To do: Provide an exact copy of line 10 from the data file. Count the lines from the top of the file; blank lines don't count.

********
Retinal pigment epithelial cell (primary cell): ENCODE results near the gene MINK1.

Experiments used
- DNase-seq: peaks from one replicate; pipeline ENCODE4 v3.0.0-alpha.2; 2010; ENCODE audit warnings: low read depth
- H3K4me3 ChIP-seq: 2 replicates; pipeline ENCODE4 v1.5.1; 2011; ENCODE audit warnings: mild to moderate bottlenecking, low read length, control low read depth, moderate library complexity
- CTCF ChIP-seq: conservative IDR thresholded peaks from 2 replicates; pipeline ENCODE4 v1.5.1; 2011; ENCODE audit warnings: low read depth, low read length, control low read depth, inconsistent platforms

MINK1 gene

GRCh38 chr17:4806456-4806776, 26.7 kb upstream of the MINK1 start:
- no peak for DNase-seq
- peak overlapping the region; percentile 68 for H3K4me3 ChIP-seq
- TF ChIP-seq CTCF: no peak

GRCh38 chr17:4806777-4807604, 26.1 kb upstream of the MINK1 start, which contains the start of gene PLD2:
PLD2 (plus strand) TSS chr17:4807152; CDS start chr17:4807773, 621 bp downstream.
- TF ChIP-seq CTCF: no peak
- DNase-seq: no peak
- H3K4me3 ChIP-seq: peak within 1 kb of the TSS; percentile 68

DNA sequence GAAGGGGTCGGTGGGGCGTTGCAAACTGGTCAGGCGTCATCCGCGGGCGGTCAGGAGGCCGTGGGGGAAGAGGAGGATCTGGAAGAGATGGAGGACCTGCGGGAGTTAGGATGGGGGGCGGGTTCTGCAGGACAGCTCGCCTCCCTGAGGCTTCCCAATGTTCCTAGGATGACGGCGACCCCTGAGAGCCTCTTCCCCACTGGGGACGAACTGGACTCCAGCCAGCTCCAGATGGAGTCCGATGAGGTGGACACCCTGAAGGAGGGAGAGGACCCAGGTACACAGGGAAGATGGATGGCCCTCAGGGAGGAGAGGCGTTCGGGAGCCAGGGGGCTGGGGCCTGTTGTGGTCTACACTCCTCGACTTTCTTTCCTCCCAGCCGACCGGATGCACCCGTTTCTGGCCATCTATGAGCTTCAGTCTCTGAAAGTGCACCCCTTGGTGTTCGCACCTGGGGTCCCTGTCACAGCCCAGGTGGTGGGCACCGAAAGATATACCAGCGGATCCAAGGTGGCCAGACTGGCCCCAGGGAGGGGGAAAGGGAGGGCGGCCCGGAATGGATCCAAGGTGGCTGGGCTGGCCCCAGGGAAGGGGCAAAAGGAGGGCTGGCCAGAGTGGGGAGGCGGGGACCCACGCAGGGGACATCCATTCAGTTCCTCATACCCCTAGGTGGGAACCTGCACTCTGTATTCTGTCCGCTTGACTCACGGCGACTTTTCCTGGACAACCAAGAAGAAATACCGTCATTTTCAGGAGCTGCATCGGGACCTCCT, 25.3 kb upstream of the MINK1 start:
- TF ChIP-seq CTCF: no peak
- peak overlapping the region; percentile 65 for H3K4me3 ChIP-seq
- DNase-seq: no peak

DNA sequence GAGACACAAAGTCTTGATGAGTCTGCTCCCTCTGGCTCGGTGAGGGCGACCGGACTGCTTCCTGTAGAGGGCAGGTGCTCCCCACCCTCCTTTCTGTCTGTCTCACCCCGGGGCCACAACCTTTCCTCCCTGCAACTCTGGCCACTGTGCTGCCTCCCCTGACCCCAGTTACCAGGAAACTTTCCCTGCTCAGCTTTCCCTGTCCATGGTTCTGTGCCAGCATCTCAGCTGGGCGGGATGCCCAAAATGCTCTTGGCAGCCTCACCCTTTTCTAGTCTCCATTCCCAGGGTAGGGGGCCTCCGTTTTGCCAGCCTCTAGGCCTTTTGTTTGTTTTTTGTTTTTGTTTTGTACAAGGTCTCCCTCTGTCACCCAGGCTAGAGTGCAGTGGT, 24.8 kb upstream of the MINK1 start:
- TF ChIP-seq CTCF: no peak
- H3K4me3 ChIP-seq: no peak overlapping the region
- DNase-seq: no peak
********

- TF ChIP-seq CTCF: no peak